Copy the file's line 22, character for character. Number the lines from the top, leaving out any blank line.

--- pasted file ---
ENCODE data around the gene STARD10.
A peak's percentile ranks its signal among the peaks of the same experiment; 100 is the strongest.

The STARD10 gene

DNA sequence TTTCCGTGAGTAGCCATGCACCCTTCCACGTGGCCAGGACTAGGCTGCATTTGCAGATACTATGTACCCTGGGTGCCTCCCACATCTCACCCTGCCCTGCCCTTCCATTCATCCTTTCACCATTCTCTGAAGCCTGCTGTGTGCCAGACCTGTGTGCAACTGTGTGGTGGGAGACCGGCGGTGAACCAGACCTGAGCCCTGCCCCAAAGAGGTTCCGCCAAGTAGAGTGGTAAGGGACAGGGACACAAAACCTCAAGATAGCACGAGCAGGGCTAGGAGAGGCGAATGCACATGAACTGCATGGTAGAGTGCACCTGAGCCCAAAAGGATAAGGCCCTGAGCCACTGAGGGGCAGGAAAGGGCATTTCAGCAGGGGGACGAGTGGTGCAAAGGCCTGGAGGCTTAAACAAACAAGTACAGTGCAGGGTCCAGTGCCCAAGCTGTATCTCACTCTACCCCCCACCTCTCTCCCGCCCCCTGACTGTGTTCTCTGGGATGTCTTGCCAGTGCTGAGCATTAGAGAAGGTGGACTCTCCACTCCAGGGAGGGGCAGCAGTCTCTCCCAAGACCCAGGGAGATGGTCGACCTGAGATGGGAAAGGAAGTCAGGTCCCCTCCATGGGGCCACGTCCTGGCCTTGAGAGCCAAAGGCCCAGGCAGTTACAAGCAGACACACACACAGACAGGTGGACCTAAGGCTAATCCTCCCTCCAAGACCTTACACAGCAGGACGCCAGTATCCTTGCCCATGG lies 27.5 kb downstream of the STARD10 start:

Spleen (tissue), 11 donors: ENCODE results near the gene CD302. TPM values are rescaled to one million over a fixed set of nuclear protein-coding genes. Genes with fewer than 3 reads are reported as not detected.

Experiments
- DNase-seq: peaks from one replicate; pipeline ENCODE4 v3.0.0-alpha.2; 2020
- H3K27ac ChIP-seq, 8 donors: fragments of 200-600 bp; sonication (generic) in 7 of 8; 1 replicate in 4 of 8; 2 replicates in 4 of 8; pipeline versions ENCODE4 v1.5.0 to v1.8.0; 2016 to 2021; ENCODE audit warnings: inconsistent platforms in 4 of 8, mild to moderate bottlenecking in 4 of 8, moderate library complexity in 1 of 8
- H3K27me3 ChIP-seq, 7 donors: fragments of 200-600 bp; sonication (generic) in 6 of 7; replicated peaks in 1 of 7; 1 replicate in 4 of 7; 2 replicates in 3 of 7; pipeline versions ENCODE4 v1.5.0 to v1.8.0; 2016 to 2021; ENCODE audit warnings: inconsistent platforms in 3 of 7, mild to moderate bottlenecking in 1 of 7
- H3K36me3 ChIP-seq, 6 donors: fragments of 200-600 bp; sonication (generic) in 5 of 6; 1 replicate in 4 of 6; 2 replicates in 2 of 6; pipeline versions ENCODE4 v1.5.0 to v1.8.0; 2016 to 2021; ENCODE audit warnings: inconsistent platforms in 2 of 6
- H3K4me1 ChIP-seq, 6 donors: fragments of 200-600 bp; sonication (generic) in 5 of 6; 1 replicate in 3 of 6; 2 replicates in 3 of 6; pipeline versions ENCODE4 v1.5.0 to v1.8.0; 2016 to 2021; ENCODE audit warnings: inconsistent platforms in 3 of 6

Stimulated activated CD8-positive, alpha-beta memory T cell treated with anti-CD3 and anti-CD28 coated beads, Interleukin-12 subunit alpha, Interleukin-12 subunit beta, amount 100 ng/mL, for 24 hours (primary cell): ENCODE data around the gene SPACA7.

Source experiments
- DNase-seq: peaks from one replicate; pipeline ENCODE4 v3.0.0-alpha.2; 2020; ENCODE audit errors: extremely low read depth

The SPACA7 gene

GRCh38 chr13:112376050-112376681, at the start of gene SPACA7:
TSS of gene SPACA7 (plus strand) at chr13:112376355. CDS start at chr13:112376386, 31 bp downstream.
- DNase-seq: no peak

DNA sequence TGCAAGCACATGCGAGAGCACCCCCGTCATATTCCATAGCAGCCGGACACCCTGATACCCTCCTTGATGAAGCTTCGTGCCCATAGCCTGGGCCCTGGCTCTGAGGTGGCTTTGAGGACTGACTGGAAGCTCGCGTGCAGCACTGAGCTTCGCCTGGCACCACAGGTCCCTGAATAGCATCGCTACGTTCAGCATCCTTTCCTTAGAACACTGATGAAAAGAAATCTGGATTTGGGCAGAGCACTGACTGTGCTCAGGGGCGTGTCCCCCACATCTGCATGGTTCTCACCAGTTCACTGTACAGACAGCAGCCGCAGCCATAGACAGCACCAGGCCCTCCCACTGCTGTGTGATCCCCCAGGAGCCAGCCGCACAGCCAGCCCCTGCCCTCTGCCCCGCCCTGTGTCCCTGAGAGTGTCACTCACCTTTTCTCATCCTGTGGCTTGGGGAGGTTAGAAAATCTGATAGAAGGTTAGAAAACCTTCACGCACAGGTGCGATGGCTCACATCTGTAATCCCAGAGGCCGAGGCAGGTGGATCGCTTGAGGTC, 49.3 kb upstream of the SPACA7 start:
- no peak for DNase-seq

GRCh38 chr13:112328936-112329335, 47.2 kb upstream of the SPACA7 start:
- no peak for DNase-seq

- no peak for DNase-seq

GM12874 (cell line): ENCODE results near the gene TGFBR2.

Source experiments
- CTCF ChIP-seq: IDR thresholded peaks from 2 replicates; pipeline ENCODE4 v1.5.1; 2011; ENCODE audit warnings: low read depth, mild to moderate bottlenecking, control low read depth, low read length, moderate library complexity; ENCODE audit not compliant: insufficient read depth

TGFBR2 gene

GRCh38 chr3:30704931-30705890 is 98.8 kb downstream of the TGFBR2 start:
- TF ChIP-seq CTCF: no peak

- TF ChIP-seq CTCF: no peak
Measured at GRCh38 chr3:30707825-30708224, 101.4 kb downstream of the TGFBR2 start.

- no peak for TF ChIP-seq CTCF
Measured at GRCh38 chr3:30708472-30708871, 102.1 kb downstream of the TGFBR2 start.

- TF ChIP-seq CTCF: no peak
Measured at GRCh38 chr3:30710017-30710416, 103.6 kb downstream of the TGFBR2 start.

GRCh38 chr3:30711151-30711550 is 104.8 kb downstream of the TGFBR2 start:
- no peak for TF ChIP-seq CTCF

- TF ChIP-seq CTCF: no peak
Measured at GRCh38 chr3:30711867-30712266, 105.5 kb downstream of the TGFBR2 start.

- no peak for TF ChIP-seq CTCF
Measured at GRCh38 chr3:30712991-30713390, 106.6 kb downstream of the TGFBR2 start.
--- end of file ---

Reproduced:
- no peak for DNase-seq